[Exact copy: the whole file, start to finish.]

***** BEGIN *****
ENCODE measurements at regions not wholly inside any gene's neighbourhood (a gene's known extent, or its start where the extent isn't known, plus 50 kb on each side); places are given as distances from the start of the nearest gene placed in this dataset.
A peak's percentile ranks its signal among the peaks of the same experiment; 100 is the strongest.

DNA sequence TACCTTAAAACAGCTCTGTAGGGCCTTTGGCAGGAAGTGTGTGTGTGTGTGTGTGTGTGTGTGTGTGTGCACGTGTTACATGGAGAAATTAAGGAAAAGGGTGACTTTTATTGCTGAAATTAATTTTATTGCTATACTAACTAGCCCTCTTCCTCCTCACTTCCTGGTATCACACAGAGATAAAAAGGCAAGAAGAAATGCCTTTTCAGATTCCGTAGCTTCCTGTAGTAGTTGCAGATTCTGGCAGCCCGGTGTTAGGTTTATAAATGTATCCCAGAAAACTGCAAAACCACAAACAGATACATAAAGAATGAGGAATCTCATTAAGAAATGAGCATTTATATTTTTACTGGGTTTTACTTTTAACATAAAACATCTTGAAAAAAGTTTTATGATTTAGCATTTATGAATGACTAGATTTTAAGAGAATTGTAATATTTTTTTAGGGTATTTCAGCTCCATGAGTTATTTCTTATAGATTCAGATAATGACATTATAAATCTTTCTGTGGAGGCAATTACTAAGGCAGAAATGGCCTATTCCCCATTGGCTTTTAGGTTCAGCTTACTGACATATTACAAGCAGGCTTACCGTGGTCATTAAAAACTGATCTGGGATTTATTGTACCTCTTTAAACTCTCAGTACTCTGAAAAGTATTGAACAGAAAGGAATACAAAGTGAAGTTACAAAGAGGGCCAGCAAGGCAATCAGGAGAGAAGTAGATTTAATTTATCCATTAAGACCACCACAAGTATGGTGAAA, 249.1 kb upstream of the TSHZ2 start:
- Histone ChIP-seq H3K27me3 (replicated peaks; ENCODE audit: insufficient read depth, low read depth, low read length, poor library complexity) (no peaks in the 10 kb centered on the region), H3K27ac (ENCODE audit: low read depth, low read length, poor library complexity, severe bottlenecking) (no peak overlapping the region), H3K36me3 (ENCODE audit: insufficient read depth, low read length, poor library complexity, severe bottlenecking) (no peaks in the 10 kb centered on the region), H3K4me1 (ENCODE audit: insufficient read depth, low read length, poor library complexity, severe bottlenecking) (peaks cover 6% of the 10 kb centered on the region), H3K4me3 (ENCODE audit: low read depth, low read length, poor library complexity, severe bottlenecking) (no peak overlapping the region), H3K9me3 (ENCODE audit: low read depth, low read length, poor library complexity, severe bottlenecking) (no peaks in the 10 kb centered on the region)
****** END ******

ENCODE measurements at regions not wholly inside any gene's neighbourhood (a gene's known extent, or its start where the extent isn't known, plus 50 kb on each side); places are given as distances from the start of the nearest gene placed in this dataset.
A peak's percentile ranks its signal among the peaks of the same experiment; 100 is the strongest.

DNA sequence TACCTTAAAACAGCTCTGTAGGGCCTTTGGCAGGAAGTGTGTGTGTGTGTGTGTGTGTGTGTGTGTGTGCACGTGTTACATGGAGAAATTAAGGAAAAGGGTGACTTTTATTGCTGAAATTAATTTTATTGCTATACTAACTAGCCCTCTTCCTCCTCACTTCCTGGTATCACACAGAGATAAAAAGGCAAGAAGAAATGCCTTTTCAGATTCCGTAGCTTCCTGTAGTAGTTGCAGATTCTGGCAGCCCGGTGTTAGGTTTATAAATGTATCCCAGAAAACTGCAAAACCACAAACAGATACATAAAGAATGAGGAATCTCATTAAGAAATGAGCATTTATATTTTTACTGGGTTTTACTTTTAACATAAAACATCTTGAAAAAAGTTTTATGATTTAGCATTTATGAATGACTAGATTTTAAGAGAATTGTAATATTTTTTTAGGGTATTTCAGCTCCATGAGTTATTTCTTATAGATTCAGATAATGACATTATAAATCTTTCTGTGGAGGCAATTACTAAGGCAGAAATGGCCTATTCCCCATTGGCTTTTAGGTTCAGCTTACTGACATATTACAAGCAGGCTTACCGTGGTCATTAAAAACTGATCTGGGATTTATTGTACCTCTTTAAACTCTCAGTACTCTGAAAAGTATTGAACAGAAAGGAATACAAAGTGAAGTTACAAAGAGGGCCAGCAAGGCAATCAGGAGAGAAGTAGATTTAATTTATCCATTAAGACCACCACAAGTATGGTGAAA, 249.1 kb upstream of the TSHZ2 start:
- Histone ChIP-seq H3K27me3 (replicated peaks; ENCODE audit: insufficient read depth, low read depth, low read length, poor library complexity) (no peaks in the 10 kb centered on the region), H3K27ac (ENCODE audit: low read depth, low read length, poor library complexity, severe bottlenecking) (no peak overlapping the region), H3K36me3 (ENCODE audit: insufficient read depth, low read length, poor library complexity, severe bottlenecking) (no peaks in the 10 kb centered on the region), H3K4me1 (ENCODE audit: insufficient read depth, low read length, poor library complexity, severe bottlenecking) (peaks cover 6% of the 10 kb centered on the region), H3K4me3 (ENCODE audit: low read depth, low read length, poor library complexity, severe bottlenecking) (no peak overlapping the region), H3K9me3 (ENCODE audit: low read depth, low read length, poor library complexity, severe bottlenecking) (no peaks in the 10 kb centered on the region)